Acts 4:32-35
At the Last Supper Jesus turned to His Father in prayer. He prayed, “Father may they be one as You and I are one. St. Paul would later talk about putting on the heart and mind of Christ. As Christians were baptized in the Holy Spirit they shared in the same Spirit, the Spirit of the Risen Lord. And so, the community sharing in the same Spirit were able to become of one heart and mind, the heart, and the mind of Christ. With that came a unity of purpose and of mission.
We can learn a lot from the communities of faith that we call the early Church. It is certainly a model that Jesus gives us as He gathered the 12 apostles around Himself. The Jewish people had a strong sense of community, of extended family. They cared in a special way for the most vul-nerable among them, e.g. widows and orphans. Jesus takes the importance of community to a whole new level. As we travel on this journey of life we are called to walk together as people of faith, of one heart and mind.

Psalm 118:2-4, 13-15, 22-24
Psalm 118 is an individual psalm of thanksgiving. It is filled with gratitude to God from begin-ning to end. The tone is set by identical phrases which serve as “bookends.” The first and the final verse, i.e. verse 1 and verse 29, are identical, “Give thanks to the Lord, who is good, whose love endures forever.” Everything that is, that was, and ever will be, has its origin in God’s stead-fast, unchanging love. God’s love therefore must be the foundation of all our lives and all our gratitude.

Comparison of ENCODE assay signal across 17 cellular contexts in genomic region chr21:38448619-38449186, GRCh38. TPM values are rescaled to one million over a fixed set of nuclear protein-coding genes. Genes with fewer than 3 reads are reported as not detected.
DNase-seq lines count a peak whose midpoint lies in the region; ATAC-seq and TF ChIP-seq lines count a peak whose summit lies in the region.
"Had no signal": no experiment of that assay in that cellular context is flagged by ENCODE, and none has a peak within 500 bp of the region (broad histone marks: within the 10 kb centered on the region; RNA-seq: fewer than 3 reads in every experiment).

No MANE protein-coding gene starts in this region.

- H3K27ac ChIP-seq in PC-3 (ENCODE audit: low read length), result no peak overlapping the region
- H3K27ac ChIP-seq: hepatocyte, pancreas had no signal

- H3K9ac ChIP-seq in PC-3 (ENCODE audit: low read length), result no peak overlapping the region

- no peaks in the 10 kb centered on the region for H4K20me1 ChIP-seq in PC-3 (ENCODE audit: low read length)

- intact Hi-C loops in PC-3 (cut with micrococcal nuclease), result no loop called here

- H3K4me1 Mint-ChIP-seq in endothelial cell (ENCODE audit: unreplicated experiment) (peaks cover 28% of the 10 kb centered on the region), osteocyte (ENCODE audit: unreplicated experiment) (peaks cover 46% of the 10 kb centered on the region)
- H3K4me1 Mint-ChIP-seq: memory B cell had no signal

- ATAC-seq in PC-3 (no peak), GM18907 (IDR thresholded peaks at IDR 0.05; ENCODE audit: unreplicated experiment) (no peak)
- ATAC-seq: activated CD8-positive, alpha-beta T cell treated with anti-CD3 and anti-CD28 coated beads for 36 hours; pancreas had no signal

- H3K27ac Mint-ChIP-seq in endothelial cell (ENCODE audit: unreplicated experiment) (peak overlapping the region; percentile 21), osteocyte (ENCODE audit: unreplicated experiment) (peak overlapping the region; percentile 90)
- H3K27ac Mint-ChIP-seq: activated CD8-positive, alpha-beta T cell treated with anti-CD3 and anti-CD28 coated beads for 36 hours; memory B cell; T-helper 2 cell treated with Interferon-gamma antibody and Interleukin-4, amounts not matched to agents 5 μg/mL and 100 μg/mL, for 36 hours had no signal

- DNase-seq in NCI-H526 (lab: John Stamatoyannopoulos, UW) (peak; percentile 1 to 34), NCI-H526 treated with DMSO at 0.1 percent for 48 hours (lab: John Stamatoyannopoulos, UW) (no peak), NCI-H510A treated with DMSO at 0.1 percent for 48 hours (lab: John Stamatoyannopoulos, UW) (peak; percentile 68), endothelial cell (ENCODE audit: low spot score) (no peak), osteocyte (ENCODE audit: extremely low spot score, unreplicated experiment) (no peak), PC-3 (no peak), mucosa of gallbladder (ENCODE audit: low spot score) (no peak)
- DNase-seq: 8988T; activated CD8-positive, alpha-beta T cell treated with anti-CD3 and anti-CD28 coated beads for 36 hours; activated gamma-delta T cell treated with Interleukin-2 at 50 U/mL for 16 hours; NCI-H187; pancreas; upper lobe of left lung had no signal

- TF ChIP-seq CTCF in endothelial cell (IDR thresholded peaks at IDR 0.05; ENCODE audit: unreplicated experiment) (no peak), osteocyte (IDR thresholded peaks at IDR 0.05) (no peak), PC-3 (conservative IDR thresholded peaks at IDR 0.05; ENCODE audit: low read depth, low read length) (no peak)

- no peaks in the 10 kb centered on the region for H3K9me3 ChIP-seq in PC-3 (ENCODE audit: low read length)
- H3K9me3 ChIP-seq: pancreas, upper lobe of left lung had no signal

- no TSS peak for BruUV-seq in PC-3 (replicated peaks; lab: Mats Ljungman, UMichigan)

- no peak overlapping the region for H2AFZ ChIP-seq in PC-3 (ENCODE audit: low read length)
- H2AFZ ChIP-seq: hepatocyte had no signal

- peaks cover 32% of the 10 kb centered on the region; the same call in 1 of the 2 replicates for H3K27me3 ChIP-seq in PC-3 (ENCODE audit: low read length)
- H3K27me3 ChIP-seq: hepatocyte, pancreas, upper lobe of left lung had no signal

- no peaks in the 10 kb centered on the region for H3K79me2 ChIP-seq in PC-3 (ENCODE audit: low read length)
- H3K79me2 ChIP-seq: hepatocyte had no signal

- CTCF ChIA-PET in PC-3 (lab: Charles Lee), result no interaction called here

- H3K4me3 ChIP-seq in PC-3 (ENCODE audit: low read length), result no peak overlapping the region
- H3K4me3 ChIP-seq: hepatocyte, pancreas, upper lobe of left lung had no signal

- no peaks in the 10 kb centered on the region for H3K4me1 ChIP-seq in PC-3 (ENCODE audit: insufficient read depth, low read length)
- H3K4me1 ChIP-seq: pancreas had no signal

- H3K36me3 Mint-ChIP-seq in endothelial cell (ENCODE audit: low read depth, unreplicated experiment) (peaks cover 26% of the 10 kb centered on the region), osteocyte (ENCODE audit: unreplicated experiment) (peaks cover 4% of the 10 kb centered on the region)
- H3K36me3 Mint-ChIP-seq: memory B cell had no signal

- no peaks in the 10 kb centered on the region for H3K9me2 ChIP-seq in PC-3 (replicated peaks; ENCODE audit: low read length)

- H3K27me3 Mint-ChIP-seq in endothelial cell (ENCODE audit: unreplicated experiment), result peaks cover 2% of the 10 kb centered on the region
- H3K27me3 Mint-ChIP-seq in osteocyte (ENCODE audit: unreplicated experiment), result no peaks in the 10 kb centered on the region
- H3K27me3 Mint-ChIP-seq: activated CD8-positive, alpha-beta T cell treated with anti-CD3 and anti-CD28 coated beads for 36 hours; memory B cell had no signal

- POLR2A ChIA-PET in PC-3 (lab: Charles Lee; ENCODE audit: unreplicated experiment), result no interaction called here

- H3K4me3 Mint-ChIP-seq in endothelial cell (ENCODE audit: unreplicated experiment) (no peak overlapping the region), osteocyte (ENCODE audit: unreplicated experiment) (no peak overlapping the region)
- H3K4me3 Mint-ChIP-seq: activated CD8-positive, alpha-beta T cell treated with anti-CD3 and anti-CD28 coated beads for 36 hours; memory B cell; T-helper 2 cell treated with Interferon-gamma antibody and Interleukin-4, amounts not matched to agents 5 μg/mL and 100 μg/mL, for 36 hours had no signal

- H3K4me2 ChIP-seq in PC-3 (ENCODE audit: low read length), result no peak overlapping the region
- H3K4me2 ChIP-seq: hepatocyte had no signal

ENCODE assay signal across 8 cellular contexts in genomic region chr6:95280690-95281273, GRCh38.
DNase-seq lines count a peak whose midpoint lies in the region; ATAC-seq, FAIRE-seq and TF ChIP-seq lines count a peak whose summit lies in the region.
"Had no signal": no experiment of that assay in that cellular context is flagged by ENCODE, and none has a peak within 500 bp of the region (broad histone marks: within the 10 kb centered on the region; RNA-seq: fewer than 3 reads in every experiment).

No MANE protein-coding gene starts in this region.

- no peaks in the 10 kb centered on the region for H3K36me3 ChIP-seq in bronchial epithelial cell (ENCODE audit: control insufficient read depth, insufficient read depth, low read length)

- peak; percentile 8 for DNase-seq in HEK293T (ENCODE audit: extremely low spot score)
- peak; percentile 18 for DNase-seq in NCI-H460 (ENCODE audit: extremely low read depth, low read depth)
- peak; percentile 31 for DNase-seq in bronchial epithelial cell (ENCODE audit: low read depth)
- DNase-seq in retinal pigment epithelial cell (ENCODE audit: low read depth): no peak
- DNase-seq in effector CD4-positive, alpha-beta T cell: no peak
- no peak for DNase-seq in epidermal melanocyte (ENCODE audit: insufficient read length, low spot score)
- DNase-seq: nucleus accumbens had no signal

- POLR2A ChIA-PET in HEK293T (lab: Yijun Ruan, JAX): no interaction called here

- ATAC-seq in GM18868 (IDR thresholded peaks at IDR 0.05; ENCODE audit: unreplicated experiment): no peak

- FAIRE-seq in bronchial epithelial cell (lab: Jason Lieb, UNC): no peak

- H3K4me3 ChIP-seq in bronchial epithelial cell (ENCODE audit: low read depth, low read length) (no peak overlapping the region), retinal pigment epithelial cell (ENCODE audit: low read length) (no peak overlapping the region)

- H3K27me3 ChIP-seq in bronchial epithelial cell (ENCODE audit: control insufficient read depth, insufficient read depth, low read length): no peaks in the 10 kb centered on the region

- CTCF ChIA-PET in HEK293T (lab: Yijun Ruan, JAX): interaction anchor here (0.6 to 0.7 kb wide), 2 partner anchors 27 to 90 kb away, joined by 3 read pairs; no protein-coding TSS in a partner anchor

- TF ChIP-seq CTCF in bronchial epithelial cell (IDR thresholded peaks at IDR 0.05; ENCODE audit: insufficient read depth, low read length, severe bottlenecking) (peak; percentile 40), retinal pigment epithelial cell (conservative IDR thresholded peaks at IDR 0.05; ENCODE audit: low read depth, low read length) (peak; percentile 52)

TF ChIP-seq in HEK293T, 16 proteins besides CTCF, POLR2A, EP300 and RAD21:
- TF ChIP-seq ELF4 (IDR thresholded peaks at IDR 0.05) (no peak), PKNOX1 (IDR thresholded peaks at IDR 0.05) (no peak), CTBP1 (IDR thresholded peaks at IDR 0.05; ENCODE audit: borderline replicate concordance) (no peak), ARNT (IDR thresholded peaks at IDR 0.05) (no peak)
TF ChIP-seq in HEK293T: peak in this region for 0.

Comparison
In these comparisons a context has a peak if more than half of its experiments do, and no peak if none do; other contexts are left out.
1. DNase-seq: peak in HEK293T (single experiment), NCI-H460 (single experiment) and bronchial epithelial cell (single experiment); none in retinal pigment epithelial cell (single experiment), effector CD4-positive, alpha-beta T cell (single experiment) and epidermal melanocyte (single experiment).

1 John 5:1-6
Our pericope today follows the famous 4th Chapter treatise on love by the beloved disciple John. John describes what we have come to call the Primacy of Grace. God’s love precedes all things, and all our lives must be a response to that love. Our response is love, the sharing of life with God and with each other. It means that we live our lives in a certain way, in harmony with God and His creation. This harmony is made possible by the Paschal Mystery. It is the outpouring of divine life and gift that requires our response. This life come to us through water and blood as poured from the side of Christ. Water is the new birth of Baptism and blood is the death of the Lord that we make present at the Eucharist every day. If we unite ourselves with Him, if we die with Him we shall live with Him.

John 20:19-31
There are two words in today’s Gospel that don’t translate well into English. The first is the word peace and the second is the word send or sent. Jesus talked about a peace that only He could give and not as the world gives. The underlying word in Hebrew/Aramaic is shalom. The Jewish un-derstanding of this peace is precisely that it comes from God, God is the source of this peace. As the serenity prayer states, it does not promise freedom from the storms of life, but peace amid the storms. For me it is an anchor point in this fast pace and turbulent world.
The idea of being sent by someone in the ancient world had a much deeper connotation than we often think of. To send someone was to give them whatever authority that the sender had to give. It might be likened to a modern-day power of attorney. If a king sent one of his subjects to per-form some tasks or enter some contract, he would carry with him the full authority of the king. So, when Jesus sent out His apostles, He gave them His power and authority, the power and au-thority given Him by His Father. Recall their amazement when the apostles returned from their first missionary assignment. As priests and deacons, we can attest to those gifts in ministry.